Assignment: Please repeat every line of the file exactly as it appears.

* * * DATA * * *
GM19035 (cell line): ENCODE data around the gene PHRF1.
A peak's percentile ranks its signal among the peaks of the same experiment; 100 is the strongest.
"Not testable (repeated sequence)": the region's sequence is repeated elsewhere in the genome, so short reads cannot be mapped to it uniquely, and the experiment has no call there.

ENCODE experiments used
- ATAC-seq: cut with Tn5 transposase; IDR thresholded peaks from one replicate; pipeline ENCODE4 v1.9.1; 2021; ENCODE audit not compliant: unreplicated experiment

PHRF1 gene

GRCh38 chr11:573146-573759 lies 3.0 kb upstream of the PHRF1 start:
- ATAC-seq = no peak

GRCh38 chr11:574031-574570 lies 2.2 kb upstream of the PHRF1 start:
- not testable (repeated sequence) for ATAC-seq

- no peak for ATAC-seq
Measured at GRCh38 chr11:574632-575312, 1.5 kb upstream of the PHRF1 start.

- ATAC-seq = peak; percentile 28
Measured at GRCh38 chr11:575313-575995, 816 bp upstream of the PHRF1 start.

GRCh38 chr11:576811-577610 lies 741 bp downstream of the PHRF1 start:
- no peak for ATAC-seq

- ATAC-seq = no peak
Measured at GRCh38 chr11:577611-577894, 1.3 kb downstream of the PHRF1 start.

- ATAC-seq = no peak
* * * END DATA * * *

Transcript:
GM19035 (cell line): ENCODE data around the gene PHRF1.
A peak's percentile ranks its signal among the peaks of the same experiment; 100 is the strongest.
"Not testable (repeated sequence)": the region's sequence is repeated elsewhere in the genome, so short reads cannot be mapped to it uniquely, and the experiment has no call there.

ENCODE experiments used
- ATAC-seq: cut with Tn5 transposase; IDR thresholded peaks from one replicate; pipeline ENCODE4 v1.9.1; 2021; ENCODE audit not compliant: unreplicated experiment

PHRF1 gene

GRCh38 chr11:573146-573759 lies 3.0 kb upstream of the PHRF1 start:
- ATAC-seq = no peak

GRCh38 chr11:574031-574570 lies 2.2 kb upstream of the PHRF1 start:
- not testable (repeated sequence) for ATAC-seq

- no peak for ATAC-seq
Measured at GRCh38 chr11:574632-575312, 1.5 kb upstream of the PHRF1 start.

- ATAC-seq = peak; percentile 28
Measured at GRCh38 chr11:575313-575995, 816 bp upstream of the PHRF1 start.

GRCh38 chr11:576811-577610 lies 741 bp downstream of the PHRF1 start:
- no peak for ATAC-seq

- ATAC-seq = no peak
Measured at GRCh38 chr11:577611-577894, 1.3 kb downstream of the PHRF1 start.

- ATAC-seq = no peak